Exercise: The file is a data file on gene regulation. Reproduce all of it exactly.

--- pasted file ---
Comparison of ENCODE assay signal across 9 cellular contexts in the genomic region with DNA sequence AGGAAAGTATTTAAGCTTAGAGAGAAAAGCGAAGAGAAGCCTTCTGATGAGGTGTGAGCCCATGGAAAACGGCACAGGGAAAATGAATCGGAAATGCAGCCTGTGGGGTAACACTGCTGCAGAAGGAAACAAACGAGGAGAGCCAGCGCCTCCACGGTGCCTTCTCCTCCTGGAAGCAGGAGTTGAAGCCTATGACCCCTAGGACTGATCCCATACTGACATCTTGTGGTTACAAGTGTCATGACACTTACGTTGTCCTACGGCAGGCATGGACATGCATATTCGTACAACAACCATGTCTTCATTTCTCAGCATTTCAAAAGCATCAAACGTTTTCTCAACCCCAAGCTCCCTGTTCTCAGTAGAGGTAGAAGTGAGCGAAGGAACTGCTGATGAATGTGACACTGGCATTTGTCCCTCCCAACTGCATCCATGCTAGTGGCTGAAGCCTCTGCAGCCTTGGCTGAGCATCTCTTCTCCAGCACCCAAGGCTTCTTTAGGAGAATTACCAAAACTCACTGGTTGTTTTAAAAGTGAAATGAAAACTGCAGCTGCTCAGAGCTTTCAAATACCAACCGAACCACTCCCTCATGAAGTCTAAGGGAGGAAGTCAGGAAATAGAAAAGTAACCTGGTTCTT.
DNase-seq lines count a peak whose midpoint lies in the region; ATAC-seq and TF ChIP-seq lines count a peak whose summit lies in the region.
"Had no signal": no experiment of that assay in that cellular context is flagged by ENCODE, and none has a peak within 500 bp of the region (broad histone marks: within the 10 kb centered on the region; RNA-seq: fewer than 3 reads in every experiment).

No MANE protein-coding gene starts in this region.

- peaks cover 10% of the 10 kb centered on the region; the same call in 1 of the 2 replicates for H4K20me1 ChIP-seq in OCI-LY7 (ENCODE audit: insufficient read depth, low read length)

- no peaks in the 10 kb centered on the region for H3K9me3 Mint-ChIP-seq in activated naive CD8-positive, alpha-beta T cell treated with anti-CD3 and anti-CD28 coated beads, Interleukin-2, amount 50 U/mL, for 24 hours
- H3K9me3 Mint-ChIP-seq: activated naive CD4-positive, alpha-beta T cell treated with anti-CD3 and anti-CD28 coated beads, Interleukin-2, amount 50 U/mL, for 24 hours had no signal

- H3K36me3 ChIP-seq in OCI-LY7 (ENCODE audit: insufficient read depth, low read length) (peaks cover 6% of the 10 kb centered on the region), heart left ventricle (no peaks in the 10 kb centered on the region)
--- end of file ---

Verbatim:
Comparison of ENCODE assay signal across 9 cellular contexts in the genomic region with DNA sequence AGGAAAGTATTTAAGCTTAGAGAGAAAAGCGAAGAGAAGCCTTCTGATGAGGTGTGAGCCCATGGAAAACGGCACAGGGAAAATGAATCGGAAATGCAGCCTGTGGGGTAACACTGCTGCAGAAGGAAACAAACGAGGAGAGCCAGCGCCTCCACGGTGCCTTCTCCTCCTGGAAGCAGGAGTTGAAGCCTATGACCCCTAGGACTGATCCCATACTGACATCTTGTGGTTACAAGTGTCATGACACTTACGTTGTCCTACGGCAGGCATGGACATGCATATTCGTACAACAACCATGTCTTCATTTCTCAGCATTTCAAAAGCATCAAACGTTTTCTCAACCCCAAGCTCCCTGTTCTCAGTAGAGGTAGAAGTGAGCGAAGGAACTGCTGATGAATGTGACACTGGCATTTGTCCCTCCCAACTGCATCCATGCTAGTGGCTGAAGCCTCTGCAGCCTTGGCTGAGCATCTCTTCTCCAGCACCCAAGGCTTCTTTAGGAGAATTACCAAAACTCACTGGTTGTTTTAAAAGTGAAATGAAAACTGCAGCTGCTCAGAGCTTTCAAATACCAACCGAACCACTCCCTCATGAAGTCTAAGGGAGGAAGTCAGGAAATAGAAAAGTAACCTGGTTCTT.
DNase-seq lines count a peak whose midpoint lies in the region; ATAC-seq and TF ChIP-seq lines count a peak whose summit lies in the region.
"Had no signal": no experiment of that assay in that cellular context is flagged by ENCODE, and none has a peak within 500 bp of the region (broad histone marks: within the 10 kb centered on the region; RNA-seq: fewer than 3 reads in every experiment).

No MANE protein-coding gene starts in this region.

- peaks cover 10% of the 10 kb centered on the region; the same call in 1 of the 2 replicates for H4K20me1 ChIP-seq in OCI-LY7 (ENCODE audit: insufficient read depth, low read length)

- no peaks in the 10 kb centered on the region for H3K9me3 Mint-ChIP-seq in activated naive CD8-positive, alpha-beta T cell treated with anti-CD3 and anti-CD28 coated beads, Interleukin-2, amount 50 U/mL, for 24 hours
- H3K9me3 Mint-ChIP-seq: activated naive CD4-positive, alpha-beta T cell treated with anti-CD3 and anti-CD28 coated beads, Interleukin-2, amount 50 U/mL, for 24 hours had no signal

- H3K36me3 ChIP-seq in OCI-LY7 (ENCODE audit: insufficient read depth, low read length) (peaks cover 6% of the 10 kb centered on the region), heart left ventricle (no peaks in the 10 kb centered on the region)